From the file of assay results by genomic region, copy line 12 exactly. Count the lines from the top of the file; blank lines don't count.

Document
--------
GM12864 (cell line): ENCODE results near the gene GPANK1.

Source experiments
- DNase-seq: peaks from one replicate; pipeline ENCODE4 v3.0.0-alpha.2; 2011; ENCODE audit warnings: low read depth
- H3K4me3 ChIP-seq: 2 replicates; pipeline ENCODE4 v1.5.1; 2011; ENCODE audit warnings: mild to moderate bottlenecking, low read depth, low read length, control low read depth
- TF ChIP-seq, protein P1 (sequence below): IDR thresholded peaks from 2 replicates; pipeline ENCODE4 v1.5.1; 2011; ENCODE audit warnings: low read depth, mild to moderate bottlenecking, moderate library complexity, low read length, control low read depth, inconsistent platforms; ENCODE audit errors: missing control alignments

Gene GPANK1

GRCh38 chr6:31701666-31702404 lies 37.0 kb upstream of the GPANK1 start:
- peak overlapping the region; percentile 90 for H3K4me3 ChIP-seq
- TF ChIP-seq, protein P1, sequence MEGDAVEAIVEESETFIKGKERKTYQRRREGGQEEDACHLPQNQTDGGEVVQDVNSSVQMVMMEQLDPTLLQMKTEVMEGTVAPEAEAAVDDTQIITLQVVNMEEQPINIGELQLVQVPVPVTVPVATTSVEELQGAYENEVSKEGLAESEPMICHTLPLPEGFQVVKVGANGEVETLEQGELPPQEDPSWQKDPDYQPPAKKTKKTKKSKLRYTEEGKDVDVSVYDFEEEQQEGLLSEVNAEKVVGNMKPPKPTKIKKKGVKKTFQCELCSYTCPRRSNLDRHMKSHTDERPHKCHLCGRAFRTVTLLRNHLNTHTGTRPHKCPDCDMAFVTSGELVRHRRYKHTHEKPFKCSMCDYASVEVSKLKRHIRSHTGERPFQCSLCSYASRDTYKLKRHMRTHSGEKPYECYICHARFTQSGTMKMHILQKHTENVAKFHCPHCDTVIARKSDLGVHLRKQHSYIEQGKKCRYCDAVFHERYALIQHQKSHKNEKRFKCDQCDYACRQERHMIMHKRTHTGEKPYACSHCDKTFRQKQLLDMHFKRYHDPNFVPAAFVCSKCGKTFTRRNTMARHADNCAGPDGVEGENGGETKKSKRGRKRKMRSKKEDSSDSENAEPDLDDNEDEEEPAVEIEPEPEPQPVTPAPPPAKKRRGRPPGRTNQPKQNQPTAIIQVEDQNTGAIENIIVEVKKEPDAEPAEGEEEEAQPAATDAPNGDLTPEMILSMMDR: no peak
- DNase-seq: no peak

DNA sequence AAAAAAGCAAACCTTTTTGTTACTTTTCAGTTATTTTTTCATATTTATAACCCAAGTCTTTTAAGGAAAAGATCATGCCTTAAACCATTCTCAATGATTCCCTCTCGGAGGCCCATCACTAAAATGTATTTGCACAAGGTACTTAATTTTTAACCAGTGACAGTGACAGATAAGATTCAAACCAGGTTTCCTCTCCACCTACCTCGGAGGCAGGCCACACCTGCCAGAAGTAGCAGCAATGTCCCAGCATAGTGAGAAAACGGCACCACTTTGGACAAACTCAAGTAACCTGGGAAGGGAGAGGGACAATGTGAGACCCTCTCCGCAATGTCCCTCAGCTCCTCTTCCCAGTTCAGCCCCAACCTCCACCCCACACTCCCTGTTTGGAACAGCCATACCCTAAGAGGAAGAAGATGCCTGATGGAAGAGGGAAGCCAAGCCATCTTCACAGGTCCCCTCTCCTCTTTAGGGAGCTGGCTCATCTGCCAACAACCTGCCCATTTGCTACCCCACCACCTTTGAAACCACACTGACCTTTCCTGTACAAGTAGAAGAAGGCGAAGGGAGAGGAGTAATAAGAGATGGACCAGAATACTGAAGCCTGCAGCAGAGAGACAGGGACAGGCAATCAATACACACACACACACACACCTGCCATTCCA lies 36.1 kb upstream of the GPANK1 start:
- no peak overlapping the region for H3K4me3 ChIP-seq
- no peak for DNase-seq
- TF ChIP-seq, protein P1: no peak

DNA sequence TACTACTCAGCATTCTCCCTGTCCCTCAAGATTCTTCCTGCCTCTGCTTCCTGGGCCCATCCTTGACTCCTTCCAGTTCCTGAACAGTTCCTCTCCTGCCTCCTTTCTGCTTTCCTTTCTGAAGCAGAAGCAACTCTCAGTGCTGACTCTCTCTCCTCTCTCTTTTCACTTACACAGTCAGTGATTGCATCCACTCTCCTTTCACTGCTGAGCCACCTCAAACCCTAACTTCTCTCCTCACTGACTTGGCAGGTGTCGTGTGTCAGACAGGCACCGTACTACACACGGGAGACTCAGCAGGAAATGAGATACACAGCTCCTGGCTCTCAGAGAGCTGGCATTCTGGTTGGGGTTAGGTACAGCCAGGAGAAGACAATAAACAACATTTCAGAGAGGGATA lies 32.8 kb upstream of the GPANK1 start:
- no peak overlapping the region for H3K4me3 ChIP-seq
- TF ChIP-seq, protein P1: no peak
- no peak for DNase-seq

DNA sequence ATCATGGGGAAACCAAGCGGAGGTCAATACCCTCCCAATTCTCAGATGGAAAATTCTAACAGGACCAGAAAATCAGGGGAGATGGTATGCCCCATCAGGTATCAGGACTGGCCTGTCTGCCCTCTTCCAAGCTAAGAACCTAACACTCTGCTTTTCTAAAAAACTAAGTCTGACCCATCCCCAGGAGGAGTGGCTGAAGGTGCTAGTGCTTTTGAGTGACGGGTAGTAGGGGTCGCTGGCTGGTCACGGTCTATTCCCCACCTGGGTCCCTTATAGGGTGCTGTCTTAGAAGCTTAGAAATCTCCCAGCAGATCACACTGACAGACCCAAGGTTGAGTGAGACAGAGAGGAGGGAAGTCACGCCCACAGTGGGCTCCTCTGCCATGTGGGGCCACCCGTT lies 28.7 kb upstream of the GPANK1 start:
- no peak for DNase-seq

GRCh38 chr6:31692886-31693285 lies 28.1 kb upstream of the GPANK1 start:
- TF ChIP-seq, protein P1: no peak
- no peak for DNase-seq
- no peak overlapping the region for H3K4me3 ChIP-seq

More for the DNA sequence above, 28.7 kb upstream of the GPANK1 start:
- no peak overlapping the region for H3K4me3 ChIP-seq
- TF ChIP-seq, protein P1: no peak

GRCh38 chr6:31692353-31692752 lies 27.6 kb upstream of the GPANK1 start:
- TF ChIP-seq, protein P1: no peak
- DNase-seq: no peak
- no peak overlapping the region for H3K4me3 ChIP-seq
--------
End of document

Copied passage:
- no peak overlapping the region for H3K4me3 ChIP-seq